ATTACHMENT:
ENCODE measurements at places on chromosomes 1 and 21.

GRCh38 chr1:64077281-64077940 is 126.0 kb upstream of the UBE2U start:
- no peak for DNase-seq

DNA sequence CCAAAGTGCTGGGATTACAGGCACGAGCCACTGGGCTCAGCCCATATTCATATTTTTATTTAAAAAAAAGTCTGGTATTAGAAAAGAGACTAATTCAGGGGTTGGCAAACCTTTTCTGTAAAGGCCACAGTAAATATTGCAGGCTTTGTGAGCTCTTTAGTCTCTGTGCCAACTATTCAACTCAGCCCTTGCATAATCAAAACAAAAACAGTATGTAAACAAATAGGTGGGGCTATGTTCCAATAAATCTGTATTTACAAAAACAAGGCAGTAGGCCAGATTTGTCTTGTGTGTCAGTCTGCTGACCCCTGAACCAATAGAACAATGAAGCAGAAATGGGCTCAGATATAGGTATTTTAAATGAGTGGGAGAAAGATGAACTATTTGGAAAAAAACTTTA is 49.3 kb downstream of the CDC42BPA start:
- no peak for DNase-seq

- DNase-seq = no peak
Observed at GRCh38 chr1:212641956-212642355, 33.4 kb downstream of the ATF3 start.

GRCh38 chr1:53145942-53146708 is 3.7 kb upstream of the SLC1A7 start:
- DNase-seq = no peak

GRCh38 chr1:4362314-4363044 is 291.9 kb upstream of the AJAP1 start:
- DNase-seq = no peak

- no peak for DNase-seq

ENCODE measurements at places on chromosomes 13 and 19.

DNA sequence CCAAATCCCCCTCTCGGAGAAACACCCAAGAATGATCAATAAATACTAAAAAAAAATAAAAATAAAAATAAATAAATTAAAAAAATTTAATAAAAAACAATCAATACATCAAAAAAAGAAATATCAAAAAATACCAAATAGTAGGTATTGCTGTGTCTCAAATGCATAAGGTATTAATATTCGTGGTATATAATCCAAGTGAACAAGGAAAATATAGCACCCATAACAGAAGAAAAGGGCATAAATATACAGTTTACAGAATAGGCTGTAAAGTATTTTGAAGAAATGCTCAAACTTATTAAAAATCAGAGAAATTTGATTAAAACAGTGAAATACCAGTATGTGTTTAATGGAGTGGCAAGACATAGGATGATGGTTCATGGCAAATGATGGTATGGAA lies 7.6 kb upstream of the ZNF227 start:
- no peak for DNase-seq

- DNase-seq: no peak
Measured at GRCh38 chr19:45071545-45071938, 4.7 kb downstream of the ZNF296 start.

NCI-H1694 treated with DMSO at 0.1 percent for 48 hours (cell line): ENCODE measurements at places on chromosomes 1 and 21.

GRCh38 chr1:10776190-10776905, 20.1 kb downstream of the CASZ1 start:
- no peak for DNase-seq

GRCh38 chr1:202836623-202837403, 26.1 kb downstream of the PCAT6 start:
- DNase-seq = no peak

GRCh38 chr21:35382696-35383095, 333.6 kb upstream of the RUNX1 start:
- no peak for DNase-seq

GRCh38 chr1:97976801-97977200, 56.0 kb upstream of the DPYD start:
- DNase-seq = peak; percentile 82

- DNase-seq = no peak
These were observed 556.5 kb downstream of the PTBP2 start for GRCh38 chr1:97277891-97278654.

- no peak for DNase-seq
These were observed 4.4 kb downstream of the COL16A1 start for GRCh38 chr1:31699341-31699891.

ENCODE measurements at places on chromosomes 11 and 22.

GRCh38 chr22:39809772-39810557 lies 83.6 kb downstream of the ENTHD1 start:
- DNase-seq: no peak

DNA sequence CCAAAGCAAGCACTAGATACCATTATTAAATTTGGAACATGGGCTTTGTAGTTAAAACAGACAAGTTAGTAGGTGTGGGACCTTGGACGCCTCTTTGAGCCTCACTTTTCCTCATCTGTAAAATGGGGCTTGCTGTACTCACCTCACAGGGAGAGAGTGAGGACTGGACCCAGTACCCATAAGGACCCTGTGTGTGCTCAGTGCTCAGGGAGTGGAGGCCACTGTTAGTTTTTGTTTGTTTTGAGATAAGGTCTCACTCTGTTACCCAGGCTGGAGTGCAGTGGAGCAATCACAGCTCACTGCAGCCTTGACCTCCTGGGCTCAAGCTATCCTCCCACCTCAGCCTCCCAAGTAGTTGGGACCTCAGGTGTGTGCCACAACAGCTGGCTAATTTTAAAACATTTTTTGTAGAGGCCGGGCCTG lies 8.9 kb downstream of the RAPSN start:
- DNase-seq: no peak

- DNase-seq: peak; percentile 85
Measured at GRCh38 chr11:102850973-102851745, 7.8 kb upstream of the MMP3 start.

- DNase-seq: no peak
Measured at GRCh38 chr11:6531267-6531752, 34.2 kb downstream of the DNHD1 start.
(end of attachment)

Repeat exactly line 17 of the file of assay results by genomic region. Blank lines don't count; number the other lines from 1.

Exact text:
Measured at GRCh38 chr19:45071545-45071938, 4.7 kb downstream of the ZNF296 start.